As regards the evidence regarding the treatment of depressive pseudodementia, this is scant. They’re mainly based on extrapolation from studies on major depression in adult patients.

Treatment is started gradually and slowly until the minimum effective dose is reached. In cases of depression with cognitive deficiencies, apart from the research in this regard, antidepressant treatment with donepezil is recommended. However, there’s no conclusive evidence to recommend this drug against depressive pseudodementia.

On the other hand, electroconvulsive therapy is also a valid option for depressive pseudodementia. Psychotherapy may also be beneficial in older adults, although there are no solid data in this regard.

Finally, physical activity also has positive effects on patients with depressive dementia.

The relationship between dementia and depression

The relationship between dementia and depression has been so complex that it’s sometimes difficult to clinically distinguish between the two.

Depression and dementia are two of the most common conditions in clinical practice. Therefore, they can coexist or, sometimes, they can occur independently.

The clinical term “pseudodementia” has remained a permanent disease entity in literature for more than 100 years. Recognition of the fact that clinical symptoms associated with reversible neuropsychiatric conditions can mimic irreversible disorders was known as early as the mid-19th century.

To this day, the diagnosis of pseudodementia has been facilitated. In fact, a study carried out in 1989 reports the use of EEG to distinguish depressive pseudodementia and dementia with secondary depression.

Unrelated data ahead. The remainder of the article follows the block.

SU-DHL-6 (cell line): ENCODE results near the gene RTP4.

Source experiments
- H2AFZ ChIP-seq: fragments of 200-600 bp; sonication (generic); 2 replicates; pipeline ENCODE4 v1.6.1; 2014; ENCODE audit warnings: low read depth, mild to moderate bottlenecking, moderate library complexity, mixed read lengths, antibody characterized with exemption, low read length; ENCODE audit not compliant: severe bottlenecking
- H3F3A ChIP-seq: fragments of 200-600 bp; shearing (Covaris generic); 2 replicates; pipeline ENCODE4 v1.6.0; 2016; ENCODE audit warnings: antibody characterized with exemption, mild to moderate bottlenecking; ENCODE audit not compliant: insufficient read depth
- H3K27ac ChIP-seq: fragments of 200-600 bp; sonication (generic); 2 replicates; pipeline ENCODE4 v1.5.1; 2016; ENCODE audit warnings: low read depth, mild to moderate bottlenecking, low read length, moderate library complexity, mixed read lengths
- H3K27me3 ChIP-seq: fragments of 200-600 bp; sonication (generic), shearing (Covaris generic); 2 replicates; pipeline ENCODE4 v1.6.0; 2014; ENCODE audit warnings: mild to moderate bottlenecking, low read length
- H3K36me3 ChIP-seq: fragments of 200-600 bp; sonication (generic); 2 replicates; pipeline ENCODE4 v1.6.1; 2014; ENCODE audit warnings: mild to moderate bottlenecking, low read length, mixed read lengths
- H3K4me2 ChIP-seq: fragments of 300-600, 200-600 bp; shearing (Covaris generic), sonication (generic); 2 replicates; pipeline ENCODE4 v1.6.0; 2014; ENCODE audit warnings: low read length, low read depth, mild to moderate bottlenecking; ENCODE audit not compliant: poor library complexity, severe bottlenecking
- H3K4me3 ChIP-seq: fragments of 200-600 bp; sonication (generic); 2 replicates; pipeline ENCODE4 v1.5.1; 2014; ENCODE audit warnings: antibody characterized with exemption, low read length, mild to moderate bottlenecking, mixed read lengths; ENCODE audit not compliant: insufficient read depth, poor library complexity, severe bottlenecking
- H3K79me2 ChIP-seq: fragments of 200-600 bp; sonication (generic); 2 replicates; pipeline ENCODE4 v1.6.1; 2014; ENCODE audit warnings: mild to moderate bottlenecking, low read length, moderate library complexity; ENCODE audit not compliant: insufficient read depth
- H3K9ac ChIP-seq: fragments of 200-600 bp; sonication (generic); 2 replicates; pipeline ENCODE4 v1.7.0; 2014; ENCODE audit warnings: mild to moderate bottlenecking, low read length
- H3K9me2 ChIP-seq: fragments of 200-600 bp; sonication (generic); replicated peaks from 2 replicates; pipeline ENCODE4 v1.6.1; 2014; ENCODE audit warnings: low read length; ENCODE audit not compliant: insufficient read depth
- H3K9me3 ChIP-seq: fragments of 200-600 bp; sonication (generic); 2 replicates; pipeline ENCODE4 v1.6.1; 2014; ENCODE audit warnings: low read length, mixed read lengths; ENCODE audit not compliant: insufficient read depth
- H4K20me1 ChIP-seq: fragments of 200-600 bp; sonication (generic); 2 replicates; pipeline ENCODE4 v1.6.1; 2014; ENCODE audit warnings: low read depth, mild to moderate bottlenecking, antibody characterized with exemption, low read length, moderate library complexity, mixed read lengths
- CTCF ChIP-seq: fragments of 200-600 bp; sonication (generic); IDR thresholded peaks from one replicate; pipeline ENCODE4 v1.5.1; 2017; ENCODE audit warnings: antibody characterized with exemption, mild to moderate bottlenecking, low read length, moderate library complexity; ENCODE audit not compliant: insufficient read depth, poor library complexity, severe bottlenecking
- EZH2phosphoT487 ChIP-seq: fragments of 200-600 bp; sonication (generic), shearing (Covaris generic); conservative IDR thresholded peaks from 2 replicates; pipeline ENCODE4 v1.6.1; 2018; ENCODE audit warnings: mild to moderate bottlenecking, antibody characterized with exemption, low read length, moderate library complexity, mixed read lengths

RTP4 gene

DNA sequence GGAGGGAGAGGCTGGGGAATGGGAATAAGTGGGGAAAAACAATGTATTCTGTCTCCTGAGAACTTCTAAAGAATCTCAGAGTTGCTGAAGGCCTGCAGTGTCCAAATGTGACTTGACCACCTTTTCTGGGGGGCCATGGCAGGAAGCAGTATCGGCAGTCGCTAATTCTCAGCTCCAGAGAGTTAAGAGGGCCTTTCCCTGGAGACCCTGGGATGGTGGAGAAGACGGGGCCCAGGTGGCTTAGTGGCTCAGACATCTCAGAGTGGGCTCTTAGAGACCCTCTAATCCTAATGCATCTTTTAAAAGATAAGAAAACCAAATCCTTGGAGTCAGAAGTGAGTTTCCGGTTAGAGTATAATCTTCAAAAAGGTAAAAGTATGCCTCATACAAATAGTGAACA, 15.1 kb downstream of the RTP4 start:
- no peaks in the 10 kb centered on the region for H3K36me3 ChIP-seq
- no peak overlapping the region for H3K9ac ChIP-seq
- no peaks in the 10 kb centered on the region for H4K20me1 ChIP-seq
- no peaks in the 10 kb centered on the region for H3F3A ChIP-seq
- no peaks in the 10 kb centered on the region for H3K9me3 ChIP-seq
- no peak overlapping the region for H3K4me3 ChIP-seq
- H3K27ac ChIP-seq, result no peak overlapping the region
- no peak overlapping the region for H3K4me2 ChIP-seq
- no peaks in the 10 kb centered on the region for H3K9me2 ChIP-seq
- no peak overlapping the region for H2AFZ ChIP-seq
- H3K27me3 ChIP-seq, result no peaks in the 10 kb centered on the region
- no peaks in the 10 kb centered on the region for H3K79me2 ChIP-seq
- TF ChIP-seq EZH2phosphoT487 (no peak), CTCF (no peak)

In 2000, a study showed that sleep polygraphy was the best diagnostic tool for distinguishing dementia and depression in patients with pseudodementia.

However, these tests have their own limitations, making clinical differentiation between dementia and depression difficult to this day. Being one of the most common psychiatric diseases, science still doesn’t have a reliable method for its clinical diagnosis.

  • Kang, H., Zhao, F., You, L., & Giorgetta, C. (2014). Pseudo-dementia: A neuropsychological review. Annals of Indian Academy of Neurology, 17(2), 147.
  • Khare, S., Khare, S., & Seth, D. (2014). Pseudo-dementia: An Artefact or a Grey Area of Geropsychiatry?. International Journal of Research, 1(7), 306-309.
  • Richly, P., Abdulhamid, P., & Bustin, J. (2012). Depressive pseudodementia. Differential diagnosis or meeting point?. Vertex (Buenos Aires, Argentina), 23(106), 421-427.
  • Velandia, R. P. A. (2004). A propósito de la pseudodemencia y la depresión de inicio tardío en los estados demenciales. Revista Colombiana de Psiquiatría, 33(4), 387-398.
  • Pseudodemencia depresiva en ancianos – Artículos – IntraMed. Retrieved 25 October 2020, from

Este texto se ofrece únicamente con propósitos informativos y no reemplaza la consulta con un profesional. Ante dudas, consulta a tu especialista.